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ABSTRACT: Organophosphorus pesticides are known to disturb glucose homeostasis and increase incidence of metabolic disorders and diabetes via insulin resistance. The current study investigates the influence of malathion on insulin signaling pathways and the protective effects of N-acetylcysteine (NAC). Malathion (200mg/kg) and NAC (2g/l) were administered orally to rats, during 28 consecutive days. Malathion increases plasma glucose, plasma insulin and Glycated hemoglobin levels. Further, we observed an increase of insulin resistance biomarkers and a decrease of insulin sensitivity indices. The GP, GSK3β and PEPCK mRNA expressions were amplified by malathion while, the expression of glucokinase gene is down-regulated. On the basis of biochemical and molecular findings, it is concluded that malathion impairs glucose homeostasis through insulin resistance and insulin signaling pathways disruptions in a way to result in a reduced function of insulin into hepatocytes. Otherwise, when malathion-treated rats were compared to NAC supplemented rats, fasting glucose and insulin levels, as well as insulin resistance indices were reduced. Furthermore, NAC restored liver GP and PEPCK expression. N-acetylcysteine showed therapeutic effects against malathion-induced insulin signaling pathways disruption in liver. These data support the concept that antioxidant therapies attenuate insulin resistance and ameliorate insulin sensitivity.General and Comparative Endocrinology 10/2014; 215. DOI:10.1016/j.ygcen.2014.10.002 · 2.67 Impact Factor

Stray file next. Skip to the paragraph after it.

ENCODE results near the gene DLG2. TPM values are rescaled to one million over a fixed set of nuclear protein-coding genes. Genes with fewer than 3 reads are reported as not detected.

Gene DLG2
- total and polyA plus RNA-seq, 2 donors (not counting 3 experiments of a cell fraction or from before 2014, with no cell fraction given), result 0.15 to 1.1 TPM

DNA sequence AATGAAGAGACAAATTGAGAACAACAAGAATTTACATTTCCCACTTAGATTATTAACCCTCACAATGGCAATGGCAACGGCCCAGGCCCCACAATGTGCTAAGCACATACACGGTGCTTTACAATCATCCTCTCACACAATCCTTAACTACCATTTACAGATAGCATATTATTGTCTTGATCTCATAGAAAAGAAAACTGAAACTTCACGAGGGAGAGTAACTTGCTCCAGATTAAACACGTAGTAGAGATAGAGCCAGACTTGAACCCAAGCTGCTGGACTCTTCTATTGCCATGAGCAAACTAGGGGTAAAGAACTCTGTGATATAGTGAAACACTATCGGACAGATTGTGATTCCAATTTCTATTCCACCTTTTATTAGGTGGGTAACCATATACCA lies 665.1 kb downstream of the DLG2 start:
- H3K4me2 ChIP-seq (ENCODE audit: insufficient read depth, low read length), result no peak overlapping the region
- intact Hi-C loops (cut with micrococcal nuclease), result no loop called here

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ABSTRACT: Abstract Several studies showed that organophosphorus pesticides disturb glucose homeostasis and can increase incidence of metabolic disorders and diabetes via insulin resistance. The current study investigates the influence of malathion on glucose metabolism regulation, in vivo, during subchronic exposure. Malathion was administered orally (200 mg/kg), once a day for 28 consecutive days. Plasma glucose, insulin and Glycated hemoglobin levels were significantly increased while hepatic glycogen content was decreased in intoxicated animals compared with the control group. Furthermore, there was a significant disturbance of lipid content in subchronic treated and post-treated rats deprived of malathion for one month. In addition, we used the homeostasis model assessment (HOMA) to assess insulin resistance (HOMA-IR) and pancreatic β-cell function (HOMA-β). Our results show that malathion increases insulin resistance biomarkers and decreases insulin sensitivity indices. Statistical analysis demonstrates that there was a positive and strong significant correlation between insulin level and insulin resistance indices, HOMA-IR, HOMA-β. Similarly, a negative and significant correlation was also found between insulin level and insulin sensitivity indices. For the first time, we demonstrate that malathion induces insulin resistance in vivo using homeostasis model assessment and these changes were detectable one month after the end of exposure. To explain insulin resistance induced by malathion we focus on lipid metabolism disturbances and their interaction with many proteins involved in insulin signaling pathways.Drug and Chemical Toxicology 07/2014; DOI:10.3109/01480545.2014.933348 · 1.10 Impact Factor